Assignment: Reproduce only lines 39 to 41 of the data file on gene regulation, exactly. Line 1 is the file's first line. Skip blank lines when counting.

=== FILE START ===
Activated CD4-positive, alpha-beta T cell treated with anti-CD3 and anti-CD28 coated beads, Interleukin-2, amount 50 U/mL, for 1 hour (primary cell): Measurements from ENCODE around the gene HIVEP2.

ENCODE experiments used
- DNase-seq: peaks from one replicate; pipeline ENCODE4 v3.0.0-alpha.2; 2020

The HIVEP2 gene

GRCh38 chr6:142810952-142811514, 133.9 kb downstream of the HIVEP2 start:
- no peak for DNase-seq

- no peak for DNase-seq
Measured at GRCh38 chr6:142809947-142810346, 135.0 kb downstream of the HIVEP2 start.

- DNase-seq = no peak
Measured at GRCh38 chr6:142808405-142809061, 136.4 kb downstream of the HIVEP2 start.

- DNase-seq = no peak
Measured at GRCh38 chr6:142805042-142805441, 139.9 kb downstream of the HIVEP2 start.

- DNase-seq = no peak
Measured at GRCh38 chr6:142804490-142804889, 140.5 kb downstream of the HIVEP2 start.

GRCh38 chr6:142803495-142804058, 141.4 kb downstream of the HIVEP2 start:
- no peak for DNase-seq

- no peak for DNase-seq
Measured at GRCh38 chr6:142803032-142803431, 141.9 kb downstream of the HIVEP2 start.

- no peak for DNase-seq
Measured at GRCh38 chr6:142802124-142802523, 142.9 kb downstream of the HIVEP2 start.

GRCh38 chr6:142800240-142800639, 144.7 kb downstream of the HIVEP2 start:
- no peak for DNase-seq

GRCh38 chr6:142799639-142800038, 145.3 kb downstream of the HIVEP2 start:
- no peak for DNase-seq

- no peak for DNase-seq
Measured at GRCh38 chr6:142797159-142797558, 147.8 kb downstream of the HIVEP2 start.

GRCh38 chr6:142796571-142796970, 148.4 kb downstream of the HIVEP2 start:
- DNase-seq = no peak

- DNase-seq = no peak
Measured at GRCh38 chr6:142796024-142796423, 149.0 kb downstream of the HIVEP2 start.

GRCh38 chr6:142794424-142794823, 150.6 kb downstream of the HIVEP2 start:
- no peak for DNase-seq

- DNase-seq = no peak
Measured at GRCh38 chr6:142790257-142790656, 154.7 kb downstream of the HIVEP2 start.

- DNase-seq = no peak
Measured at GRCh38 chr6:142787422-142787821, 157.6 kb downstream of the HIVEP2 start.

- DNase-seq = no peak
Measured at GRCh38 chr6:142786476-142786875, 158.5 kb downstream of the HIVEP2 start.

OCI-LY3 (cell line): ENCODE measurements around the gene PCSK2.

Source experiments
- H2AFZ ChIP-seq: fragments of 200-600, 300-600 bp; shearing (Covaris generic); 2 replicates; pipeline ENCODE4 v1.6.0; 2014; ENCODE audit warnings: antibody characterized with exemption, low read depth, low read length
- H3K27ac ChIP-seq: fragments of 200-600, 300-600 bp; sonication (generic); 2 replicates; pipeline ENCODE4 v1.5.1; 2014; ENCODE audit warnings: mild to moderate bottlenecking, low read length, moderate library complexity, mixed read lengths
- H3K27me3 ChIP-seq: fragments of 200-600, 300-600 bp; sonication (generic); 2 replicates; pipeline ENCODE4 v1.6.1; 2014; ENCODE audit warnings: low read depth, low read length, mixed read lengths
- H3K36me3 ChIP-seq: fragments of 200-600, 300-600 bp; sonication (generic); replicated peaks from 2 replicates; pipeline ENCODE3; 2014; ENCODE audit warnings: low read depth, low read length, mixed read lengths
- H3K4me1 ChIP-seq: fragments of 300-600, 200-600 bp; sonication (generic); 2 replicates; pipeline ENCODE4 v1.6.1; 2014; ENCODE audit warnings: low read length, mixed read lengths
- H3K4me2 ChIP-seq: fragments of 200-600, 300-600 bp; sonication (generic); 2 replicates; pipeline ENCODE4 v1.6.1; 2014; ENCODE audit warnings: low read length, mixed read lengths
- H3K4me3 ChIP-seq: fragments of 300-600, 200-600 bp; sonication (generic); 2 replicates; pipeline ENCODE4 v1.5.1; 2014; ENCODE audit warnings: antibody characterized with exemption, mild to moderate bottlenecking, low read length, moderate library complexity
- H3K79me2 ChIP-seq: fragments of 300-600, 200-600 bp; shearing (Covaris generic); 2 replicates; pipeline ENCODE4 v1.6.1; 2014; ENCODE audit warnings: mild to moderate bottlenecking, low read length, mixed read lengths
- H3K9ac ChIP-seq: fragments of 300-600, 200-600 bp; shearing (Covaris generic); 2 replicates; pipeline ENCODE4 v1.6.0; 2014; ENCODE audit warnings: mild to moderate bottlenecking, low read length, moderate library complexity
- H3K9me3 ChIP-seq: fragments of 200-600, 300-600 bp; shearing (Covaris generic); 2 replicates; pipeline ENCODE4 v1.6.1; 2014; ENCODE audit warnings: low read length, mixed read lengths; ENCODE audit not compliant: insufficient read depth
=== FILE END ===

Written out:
OCI-LY3 (cell line): ENCODE measurements around the gene PCSK2.

Source experiments
- H2AFZ ChIP-seq: fragments of 200-600, 300-600 bp; shearing (Covaris generic); 2 replicates; pipeline ENCODE4 v1.6.0; 2014; ENCODE audit warnings: antibody characterized with exemption, low read depth, low read length